In the following sentence:

I have known her since her birth.

This is the correct sentence. However, I also came up with the following sentence:

I have known her from her birth.

However, I wonder whether the sentence that uses from is valid here, and if so, is there any difference between from and since, to express the origin of time in the present perfect?

1 Answer 1


You could use either from or since in the present perfect.

In other tenses, from requires a start and end time point. In the present perfect, it is implied that the current time is the end point.

In fact, you can even drop the possessive pronoun most of the time because a listener will probably know the relative ages of the speaker and subject of the sentence from context.

I have known her from birth.

Which birth is being talked about changes if an older person is talking about a younger person or vice versa, (or if they're both salt the same same age, for that matter).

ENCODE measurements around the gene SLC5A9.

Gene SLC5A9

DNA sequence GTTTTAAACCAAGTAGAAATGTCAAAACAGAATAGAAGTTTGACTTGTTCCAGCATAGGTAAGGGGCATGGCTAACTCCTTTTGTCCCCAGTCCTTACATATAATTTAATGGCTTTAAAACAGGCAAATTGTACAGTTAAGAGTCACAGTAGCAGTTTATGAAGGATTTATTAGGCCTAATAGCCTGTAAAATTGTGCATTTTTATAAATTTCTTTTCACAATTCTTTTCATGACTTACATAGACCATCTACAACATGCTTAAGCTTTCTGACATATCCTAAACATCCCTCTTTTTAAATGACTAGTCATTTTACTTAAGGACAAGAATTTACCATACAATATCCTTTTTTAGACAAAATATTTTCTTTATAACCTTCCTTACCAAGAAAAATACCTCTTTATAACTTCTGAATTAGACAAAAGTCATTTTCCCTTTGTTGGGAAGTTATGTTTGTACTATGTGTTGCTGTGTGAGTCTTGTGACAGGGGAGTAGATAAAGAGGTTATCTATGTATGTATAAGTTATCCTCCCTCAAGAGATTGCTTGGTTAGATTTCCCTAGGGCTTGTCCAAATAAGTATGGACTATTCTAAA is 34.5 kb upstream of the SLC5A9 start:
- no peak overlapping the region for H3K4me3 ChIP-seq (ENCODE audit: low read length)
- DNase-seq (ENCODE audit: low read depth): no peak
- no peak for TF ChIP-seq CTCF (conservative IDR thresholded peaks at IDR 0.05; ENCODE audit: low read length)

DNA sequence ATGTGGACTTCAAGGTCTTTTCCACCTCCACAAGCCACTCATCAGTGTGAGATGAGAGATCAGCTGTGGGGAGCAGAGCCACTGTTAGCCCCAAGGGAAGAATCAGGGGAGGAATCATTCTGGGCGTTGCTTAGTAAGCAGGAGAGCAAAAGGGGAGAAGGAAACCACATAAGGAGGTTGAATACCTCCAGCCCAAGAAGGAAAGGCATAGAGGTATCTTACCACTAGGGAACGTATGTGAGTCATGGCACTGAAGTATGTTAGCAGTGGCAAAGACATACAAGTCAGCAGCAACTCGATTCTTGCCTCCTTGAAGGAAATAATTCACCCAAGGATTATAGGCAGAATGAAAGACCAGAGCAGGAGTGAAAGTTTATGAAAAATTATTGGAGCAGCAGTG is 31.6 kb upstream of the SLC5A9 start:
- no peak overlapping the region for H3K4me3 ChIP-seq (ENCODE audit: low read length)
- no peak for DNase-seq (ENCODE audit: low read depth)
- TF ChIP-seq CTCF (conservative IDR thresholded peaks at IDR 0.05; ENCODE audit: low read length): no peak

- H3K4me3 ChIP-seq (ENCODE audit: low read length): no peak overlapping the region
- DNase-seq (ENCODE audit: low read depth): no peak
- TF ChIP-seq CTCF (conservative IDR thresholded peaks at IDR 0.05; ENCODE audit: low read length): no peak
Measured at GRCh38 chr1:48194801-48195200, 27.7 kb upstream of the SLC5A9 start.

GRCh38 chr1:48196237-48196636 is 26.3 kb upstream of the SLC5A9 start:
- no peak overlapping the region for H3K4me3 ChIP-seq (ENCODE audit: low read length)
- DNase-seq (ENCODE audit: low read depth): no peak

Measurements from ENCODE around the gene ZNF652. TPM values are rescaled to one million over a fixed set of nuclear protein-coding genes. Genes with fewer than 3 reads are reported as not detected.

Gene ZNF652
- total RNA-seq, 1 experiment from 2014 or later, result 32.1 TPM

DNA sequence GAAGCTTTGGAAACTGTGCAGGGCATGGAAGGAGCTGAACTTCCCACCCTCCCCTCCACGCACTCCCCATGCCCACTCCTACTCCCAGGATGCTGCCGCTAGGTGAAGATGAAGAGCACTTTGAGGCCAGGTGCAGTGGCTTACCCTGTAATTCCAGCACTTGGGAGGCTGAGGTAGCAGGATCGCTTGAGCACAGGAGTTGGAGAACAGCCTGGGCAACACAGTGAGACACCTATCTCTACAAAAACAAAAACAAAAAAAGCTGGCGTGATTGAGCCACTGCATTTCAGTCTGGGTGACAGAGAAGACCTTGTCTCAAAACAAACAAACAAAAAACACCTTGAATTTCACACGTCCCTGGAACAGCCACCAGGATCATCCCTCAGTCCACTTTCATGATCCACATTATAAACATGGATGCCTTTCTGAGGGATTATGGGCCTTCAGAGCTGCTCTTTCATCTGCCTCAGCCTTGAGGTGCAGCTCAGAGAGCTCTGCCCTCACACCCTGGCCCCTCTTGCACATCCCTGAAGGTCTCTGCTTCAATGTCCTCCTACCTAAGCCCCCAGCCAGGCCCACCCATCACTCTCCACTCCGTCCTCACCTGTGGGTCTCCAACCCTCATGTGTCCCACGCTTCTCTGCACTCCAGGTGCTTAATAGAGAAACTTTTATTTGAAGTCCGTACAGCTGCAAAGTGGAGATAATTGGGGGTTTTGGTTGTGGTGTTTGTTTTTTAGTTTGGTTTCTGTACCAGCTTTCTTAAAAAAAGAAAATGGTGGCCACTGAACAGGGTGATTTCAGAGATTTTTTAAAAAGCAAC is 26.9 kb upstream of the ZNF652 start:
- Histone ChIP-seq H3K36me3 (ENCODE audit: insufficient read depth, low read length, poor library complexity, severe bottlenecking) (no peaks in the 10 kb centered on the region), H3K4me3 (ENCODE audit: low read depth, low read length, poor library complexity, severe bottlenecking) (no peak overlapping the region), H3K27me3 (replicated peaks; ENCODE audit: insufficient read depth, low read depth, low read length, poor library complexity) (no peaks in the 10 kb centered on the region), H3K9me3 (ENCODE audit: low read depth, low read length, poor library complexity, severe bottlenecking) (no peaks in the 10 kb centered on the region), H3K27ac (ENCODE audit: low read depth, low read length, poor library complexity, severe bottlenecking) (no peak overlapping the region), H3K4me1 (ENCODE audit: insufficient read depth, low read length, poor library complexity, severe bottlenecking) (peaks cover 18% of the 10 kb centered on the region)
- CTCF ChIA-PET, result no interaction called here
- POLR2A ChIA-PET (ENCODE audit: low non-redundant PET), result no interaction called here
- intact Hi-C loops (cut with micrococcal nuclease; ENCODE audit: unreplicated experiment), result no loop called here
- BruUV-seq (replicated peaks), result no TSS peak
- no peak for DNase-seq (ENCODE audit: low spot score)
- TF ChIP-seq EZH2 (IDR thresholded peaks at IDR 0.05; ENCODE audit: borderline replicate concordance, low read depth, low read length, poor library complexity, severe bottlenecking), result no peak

But it's automatically understood whose birth is being used for reference because of temporal logic (ie. if the speaker is older than the subject, then we know the subject's birth is being referenced).

  • Thanks for the answer. PS: Is "since" used only for being temporal? Can I say "I will come since my house."? (spatial)
    – Blaszard
    Jan 1, 2019 at 13:52
  • @Blas "Since" can also be used as a conditional: "Since I can't swim, I don't go near pools." I believe the conditional and temporal uses are the only way that "since" can be used.
    – Rykara
    Jan 1, 2019 at 22:06
  • Ah yes I know. I meant the use as a proposition, sorry for the confusion.
    – Blaszard
    Jan 1, 2019 at 22:43

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